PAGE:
When a child experiences a death in the family it is important for the child to feel the support of his/her teacher as soon as possible. Attend the funeral if possible. Other classmates could attend as well if the family feels that it is appropriate. Speak to the other classmates in class about death and tell them that one of their friends has lost someone very much loved. Speak to the grieving child privately, giving assurance that you are there to help and to understand.
The child’s behaviour may be a problem for a while. The teacher’s compassionate understanding is crucial. If it is necessary to talk to the child’s parents keep in mind that all members of the family may be suffering and therefore unable to provide much assistance. Children can be helped to express their emotions through art, music and story writing.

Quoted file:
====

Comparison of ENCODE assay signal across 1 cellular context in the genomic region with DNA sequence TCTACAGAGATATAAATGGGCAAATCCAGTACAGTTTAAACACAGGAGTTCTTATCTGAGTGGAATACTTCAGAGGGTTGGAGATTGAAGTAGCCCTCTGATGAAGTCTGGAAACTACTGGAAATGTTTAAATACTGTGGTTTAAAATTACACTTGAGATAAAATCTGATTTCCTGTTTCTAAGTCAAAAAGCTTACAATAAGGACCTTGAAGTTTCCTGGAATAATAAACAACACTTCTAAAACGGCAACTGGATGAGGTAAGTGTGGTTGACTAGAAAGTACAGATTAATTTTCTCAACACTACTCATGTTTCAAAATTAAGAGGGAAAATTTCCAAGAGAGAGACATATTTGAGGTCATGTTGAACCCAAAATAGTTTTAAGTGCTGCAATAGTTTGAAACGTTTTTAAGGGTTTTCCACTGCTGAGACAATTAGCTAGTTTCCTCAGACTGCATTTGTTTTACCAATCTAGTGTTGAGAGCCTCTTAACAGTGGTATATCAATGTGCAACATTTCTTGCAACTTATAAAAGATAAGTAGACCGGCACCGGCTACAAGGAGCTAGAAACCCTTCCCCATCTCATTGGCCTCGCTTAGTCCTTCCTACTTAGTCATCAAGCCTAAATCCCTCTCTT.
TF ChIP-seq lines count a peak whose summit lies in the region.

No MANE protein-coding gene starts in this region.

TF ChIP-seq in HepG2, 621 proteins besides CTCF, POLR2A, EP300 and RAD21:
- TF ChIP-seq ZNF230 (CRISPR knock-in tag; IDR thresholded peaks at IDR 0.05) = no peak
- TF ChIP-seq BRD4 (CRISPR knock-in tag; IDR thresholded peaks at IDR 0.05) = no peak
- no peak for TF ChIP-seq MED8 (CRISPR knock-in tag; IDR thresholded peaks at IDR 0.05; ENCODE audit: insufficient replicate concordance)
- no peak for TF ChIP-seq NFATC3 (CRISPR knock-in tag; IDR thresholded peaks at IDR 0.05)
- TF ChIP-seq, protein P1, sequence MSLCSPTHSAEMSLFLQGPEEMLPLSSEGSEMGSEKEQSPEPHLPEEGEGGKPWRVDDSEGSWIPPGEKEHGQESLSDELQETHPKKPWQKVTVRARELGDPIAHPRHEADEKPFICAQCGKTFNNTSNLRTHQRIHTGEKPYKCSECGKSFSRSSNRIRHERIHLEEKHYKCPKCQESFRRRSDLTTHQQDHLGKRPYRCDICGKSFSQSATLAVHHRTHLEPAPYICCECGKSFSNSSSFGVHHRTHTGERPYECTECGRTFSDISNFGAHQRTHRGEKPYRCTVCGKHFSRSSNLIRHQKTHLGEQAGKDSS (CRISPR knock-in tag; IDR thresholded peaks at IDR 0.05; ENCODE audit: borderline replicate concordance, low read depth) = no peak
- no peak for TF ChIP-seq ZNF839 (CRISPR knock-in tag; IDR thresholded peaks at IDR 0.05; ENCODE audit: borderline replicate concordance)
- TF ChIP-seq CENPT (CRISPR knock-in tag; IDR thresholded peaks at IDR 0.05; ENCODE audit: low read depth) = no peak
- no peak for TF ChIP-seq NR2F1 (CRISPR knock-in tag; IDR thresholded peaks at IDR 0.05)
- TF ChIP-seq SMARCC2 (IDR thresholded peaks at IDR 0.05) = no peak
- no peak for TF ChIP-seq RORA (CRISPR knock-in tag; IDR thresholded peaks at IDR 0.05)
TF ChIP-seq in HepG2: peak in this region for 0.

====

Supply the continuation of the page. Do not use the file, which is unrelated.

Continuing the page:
Students may treat their bereaved classmate with avoidance or “babying” behaviour. There are excellent story books which explain death as a painful but natural event in the cycle of life. After the class discusses the meaning of these concepts at their own level of understanding, they may be less inclined to pursue harmful responses.
The death of a classmate illuminates for children their own mortality and evokes the fear of each child’s own death. Children’s disruptive behaviour may be the visible reactions to the death of a classmate. Teachers can identify these difficulties as part of the grieving process. However, if there is loss of control, drug and /or alcohol abuse or declining grades, the teacher should refer the youngster to outside help. Bereaved Families of Ontario is able to offer assistance by sending trained speakers to the classroom or teacher’s groups.